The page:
ST. JOSEPH — St. Joseph-based Opus Motorcar Co. has made its nine-car test fleet available for drivers interested in owning a low-speed, short-range electric vehicle.
CEO Tom Skahen said he compares the Opus No. 3 to a street-ready golf cart. It’s enclosed, with some of the bells and whistles of a full-size car: radio with Bluetooth, electric locks, a rearview camera.
So far, snowbirds have expressed the most interest as they look for a vehicle to take with them over the winter.
Skahen said Opus has a full parts inventory and is committed to servicing the vehicles. But following the test fleet, which utilizes car bodies shipped overseas that Opus then retrofits to be street-legal in the U.S., the company is leaning toward building its own cars from the ground up, he said.
The long supply chain the company relies on now is inefficient. Furthermore, building their own product allows the company to have much more control over the vehicle qualities and features.
“All signs at this point basically point to us making our own car,” Skahen said.
But this plan is contingent on funding and interest, and is likely more than a year away.
Since its founding in 2020, Opus Motorcar Co. has also made significant progress on its conversion kits, which use hub motors to convert classic Volkswagens into electric cars.
The Opus No. 3 is available in black and white for $7,500, but Opus is working with Mustang Graphics so people can get a custom wrap starting at $2,000.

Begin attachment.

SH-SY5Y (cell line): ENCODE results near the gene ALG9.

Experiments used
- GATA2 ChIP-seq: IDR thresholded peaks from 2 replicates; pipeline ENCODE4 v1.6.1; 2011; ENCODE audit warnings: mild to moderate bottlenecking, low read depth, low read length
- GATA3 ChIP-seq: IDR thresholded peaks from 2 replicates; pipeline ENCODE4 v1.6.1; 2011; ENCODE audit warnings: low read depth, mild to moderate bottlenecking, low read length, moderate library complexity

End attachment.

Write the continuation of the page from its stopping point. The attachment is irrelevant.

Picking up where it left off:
Opus Motorcar Co. has been taking a prototype to expositions and events for the past year, talking to those interested and hearing impressions from the public.
“There is a lot of skepticism ― and you know, I think fairly so,” Skahen said. “It’s not gonna replace your truck. It’s not gonna replace your full-size sedan. But the people that get it, get it.”
Whether or not this car works for where you live depends on where that is. Legality is determined city-by-city, Skahen said. Some towns, like St. Paul, Sartell and St. Joseph, classify them as golf carts and issue permits for city road use. But Opus Motorcar Co. materials say the car is primarily for off-road use, in private communities and campuses.
Those curious in discovering whether they can drive the Opus No. 3 in their town are encouraged to call their city and check their local traffic ordinances.
“What we’re pursuing right now is kind of a saturation strategy,” he said of their advocacy work for Opus-friendly road use rules. “Let people know this is out there. Let them see successful examples of where it’s been implemented. Show that there’s interest, and that people can be responsible in how they use it.”
Opus Motorcar Co. was founded in 2020 by father-son team Sean and Tom Skahen. Tom Skahen said the company picked St. Joseph because Central Minnesota is home, has offered good support for the company and has untapped tech talent.